Paint can’t take it away

Reflection can sneak up on you at the most unexpected moments. One would presume nostalgic contemplation at graduations, weddings and funerals. But, I had a moment of surprising melancholy yesterday in Ryan’s bedroom.

Now that he is in sixth grade and almost a teenager, I thought it was time to upgrade him to a big boy room. We asked Ryan, if he indeed wanted a new room and he unexpectedly said yes—as ‘no’ is his favorite way to respond for most queries. We happily showed him pictures of bunk bed/desk combinations and he picked one we all could agree upon.

Next, I spread out the paint color-wheel like a dealer in Vegas and asked him which color would he like his walls to be. He stopped me mid-spread and said with a firm tone, “I still want the tree.” I knew immediately what he meant. When we moved into our house the former owner had hand-painted Winnie the Pooh’s Hundred Acre Tree from floor to ceiling in the corner of the room. It is a definite focal point and apparently meaningful to him and I was almost relieved he still wanted it. Like it would preserve some of his childhood.  I also found it remarkable he could convey that he wanted to keep his tree and it most certainly signified an emotion I wasn’t sure he had: sentimentality. This big boy upgrade was proving to be quite eye-opening.

Once the tree was settled, he looked at the paint samples and I learned that he picks paint as quickly as I do. Hey if you see what you like, you just know. He pointed to a brilliant blue called “pool party”.  Seemed a perfect color to me, and the name just evoked lazy summer days by the pool. (Someday I will fulfill a life dream where my job will be to envision names for paint colors. I have so many ideas…)

A few days later, I decided to be safe and ask him once more about his color choice. I opened the color wheel to the “family” of blues he chose and again his finger flew to pool party. I was relived he picked he same one and wasn’t randomly choosing color. So, for good measure, I asked one more time before the painters came. I even tried to mix him up, but he diligently scoured the wheel looking for his pool party and again chose it. Done. Plus, I knew if I asked again I would probably get yelled at.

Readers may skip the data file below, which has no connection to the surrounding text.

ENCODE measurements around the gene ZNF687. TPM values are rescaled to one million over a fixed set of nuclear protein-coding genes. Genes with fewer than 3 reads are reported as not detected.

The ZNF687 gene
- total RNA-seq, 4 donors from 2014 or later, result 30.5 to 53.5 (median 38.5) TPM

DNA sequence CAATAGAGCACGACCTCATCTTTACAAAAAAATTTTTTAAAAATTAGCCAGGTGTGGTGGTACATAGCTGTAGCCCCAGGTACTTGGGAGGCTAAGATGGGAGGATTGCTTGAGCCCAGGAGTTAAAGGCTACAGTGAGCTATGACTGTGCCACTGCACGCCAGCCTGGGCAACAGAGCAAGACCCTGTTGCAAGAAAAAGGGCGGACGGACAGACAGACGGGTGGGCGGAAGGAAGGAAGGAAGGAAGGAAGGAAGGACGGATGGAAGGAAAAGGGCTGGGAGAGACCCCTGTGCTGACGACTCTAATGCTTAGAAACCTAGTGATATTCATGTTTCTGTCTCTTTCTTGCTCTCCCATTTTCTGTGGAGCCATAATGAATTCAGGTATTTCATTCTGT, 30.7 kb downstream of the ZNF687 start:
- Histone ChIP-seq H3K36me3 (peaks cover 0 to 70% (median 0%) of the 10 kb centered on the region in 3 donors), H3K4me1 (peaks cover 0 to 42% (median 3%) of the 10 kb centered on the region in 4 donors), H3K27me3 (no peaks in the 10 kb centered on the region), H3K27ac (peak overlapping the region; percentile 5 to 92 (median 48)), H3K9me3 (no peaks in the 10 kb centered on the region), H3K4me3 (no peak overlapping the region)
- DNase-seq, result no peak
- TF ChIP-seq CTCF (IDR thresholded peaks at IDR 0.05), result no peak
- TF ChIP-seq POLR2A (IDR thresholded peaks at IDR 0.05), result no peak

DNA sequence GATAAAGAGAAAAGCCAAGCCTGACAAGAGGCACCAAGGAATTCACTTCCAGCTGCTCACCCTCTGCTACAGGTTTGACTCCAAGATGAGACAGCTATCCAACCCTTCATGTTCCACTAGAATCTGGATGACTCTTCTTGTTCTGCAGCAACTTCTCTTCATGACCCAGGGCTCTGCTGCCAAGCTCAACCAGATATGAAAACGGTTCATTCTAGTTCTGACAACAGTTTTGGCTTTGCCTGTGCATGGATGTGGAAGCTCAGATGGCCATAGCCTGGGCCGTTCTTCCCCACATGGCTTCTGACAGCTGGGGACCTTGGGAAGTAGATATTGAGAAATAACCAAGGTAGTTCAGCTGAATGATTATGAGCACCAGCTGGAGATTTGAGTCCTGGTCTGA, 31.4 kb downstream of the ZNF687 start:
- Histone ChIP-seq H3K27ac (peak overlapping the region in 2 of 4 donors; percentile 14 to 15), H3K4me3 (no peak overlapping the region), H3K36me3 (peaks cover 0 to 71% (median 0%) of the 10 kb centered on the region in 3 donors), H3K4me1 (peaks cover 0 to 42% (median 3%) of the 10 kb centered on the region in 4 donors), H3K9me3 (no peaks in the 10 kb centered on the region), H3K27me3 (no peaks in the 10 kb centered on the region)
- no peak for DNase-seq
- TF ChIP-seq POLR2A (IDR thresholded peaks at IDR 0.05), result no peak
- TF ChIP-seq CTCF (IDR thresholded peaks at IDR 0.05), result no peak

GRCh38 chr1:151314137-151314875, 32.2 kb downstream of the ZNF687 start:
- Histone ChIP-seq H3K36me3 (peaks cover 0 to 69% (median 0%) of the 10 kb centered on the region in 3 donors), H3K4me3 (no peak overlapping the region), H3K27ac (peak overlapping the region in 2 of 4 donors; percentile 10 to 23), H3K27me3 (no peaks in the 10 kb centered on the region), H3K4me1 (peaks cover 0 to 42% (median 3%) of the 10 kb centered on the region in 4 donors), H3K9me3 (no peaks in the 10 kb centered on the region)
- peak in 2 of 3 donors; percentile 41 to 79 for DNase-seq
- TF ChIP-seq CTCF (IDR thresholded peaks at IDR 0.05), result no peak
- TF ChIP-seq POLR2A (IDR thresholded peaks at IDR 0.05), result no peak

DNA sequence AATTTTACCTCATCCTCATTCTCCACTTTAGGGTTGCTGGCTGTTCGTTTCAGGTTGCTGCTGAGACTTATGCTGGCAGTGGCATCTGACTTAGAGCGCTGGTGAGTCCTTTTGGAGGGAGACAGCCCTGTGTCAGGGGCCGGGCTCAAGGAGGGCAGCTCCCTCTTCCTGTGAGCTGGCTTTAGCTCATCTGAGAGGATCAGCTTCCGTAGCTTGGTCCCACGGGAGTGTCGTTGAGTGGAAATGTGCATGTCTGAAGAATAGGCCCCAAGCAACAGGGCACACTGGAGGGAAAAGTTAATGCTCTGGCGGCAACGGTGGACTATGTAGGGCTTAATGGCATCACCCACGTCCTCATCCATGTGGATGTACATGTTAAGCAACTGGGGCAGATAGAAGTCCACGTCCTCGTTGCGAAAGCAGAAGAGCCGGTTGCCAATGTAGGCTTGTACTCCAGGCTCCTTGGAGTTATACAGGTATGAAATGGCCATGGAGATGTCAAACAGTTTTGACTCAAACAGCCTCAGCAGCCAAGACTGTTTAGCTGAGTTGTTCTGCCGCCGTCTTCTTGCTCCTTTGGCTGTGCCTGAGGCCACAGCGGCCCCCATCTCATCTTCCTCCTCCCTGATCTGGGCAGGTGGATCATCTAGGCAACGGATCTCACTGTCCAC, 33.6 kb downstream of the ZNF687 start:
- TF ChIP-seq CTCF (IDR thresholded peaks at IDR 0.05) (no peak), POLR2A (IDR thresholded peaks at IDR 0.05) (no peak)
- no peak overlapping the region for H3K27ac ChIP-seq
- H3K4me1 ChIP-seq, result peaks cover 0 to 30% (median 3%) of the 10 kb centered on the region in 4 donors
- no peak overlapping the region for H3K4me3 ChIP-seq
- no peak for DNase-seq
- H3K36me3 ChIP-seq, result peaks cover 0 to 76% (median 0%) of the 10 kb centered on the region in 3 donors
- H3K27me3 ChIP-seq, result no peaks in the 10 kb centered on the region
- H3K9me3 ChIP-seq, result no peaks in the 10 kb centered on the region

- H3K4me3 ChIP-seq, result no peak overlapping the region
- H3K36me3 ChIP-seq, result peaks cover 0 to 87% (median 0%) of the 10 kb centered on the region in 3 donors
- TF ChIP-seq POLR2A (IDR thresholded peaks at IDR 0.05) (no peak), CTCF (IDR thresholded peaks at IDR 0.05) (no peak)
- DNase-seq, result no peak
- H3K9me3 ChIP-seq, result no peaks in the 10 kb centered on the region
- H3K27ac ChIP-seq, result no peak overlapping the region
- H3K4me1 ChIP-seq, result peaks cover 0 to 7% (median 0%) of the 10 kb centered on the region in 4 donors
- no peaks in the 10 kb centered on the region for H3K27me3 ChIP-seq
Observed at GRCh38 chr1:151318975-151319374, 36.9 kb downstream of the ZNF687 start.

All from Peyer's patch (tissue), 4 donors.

Bed ordered; paint picked: it was now time to clean out the little boy room. I began to find things I hadn’t seen in years: sentence strips for his picture schedules (‘Play with Michelle’, ‘Eat breakfast’, ‘Go to school’), pieces to games he played while in therapy, piles of keys and coins he no longer collected. But it wasn’t until I began to peel off Velcro strips that the memories over took me.

I sat down where his ‘therapy’ table had stood years before and saw the blue line it had left on the wall. Right above it, a large hole that was probably the outcome of one of his angry tantrums. I rubbed the spot and felt a surge of sadness knowing this dented drywall would be patched up and painted over.  It worried me those memories could someday be washed away too.   The many days he spent there with his therapists working hour after hour; learning his colors, letters, signs, numbers, facial expressions, and eventually his words.   All the time he worked in that spot so he could figure out how to ‘fit’ into our world, truly humbled me.  I don’t know if I would have worked that hard.

Even though new furniture will sit where he once did; I will remember that little folding blue table where it all started. With people who painstakingly patiently taught him again and again; people who have left this earth and people who still work with him today. I vow to not let a new color cover my memories of the uncertain times early in his life. Because those are the times that made him and us, who we are today.

I hope I never forget how far he has come; and in a few years when he moves out on his own, reflect on this stage and all he has accomplished.  I can safely bet I will be just as touched then as I am now.



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3 Responses to Paint can’t take it away

  1. Jaimie

    So beautiful, but I have told you before – leave a disclaimer so I won’t read your entries and bawl like a baby in front of strangers. I am at my desk. Verklempt. I will miss “little buddy” but big boy Ryan is an amazing and talented young man. We are so proud of all of you.

  2. Lyn

    Oh, Lee – soooo poignant a time. You won’t forget, I know. Besides, you are so generously sharing all those memories and thoughts and feelings with us. They are there in print any time you want to refresh your memories.

  3. tonya wilson

    So beautiful! Wonderful memories on how far you all have come. I too am happy he kept the tree. A constant reminder of a big boys decision to keep his own childhood memories with him.

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